Weather is strange


Carter Steger, Assistant Editor

he Farmer’s Almanac was first published in 1818. It is currently distributed by Geiger Bros. Corporation of Lewiston, Maine since 1949. The purpose of the Farmer’s Almanac’s is to make predictions of long-term weather patterns. It covers a wide geographical range from the United States to Canada. Every year, a new edition is published predicting the coming year’s weather.  

In Wisconsin, many residents are taking notice of atypical weather. One local family, who wished to remain anonymous, commented, “We’ve lived here for our entire lives. For the last several years, winter hasn’t really been winter. We’re lucky even if we get a snowy Christmas. Twenty years ago, there would be snow and cold weather starting around October and lasting until spring. Now, we get a chilly morning and shorts weather in the afternoons. It’s not normal.” 

Unusual weather in Wisconsin is certainly something to note. The Farmer’s Almanac Winter Weather Forecast for 2022-2023 describes this strange pattern as “A Tale of Two Winters because the weather this winter will split the country in two.” It warns, “Your region will be very cold or mild.” “Split the country in two” is in reference to geographically-themed weather patterns for the winter season. Almanac writer Janic Stillman notes, “One half of the country will deal with bone-chilling cold and loads of snow, while the other half may feel like winter never really arrives.”    

A possible explanation for this weather is that the “Recent Solar Cycle 24 had the lowest level of solar activity in more than 100 years. We are now early in Cycle 25, which is expected to peak around July 2025 and also bring diminished activity, which historically has meant cooler temperatures, on average, across Earth.” If the Almanac’s claim holds true, this weather pattern will continue for a few more years.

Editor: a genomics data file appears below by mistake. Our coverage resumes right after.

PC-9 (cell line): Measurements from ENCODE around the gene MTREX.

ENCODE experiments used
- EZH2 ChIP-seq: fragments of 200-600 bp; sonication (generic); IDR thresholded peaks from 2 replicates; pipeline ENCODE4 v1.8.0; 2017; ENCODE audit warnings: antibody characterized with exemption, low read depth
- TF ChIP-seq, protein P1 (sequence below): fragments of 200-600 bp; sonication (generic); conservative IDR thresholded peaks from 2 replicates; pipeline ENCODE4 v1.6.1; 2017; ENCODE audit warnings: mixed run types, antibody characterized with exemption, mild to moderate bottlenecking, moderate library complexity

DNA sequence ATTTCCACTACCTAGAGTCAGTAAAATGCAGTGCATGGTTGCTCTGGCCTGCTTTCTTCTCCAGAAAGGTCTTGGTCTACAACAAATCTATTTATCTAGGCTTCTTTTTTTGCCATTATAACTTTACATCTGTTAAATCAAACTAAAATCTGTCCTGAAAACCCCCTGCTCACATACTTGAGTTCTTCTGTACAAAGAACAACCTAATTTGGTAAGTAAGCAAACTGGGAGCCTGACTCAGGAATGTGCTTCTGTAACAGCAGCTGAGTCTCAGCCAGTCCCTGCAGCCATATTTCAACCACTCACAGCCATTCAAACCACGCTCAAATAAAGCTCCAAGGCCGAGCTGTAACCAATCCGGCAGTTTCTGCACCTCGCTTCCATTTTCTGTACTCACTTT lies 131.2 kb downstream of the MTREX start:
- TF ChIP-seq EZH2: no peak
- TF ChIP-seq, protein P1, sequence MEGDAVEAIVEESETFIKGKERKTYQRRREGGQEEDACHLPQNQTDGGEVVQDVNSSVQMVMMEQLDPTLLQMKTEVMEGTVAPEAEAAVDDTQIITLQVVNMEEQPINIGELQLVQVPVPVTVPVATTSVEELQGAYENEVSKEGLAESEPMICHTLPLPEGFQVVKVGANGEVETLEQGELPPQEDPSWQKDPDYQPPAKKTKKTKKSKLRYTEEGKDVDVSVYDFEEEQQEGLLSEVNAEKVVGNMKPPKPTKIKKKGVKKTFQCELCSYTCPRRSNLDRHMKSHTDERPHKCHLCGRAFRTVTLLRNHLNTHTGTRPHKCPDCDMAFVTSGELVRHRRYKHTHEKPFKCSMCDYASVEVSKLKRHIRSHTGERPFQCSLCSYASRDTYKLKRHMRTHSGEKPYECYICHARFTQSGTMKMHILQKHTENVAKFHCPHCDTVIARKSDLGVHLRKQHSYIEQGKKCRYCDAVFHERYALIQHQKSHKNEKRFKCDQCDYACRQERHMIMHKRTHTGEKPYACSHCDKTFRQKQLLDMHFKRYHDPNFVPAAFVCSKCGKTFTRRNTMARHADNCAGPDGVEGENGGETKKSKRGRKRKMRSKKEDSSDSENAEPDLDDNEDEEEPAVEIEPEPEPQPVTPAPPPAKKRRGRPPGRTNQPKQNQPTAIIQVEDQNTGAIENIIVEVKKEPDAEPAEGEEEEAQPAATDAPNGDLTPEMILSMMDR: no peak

The Almanac also tells what areas in the United States should expect temperatures warmer than normal, saying, “Winter temperatures will be milder than normal across eastern Maine, from the Rockies to the West Coast, and across Alaska and Hawaii.” It also notes precipitation levels: “Precipitation will be above normal from Maine to southeastern Virginia, in Florida, and from the lower Great Lakes into Missouri.” Wisconsin residents should expect more snowfall and colder temperatures this winter. One section, titled “Or Tale of Shivery and Snowy,” reads, “Snowfall will be greater than normal from central New England through northern North Carolina, from the Lower Great Lakes. Winter temperatures will be colder than normal across much of the country between the East Coast and Rockies.” 

This year’s predictions for Wisconsin weather mean residents should be prepared. One La Crosse resident commented, “I always make sure I have a warm hat, pair of gloves, and coat for winter here. It’s not the arctic, but some days the weather here sure likes to do its best impression of it.” When asked about vehicle tips, they said, “For starters, you must have an ice scraper. You cannot even think about driving your car in the winter here without one—regardless of the snowfall.” Ice scrapers aside, they added, “Start your car at least once a day in the winter. When it gets cold, it’s good to let your car run for a few minutes each day.”  

Wisconsin winters can be harsh, but taking the proper steps can make it bearable. Proper clothing and car care go a long way to making it through the cold weather, especially in a year when lower temperatures and higher snowfalls are expected.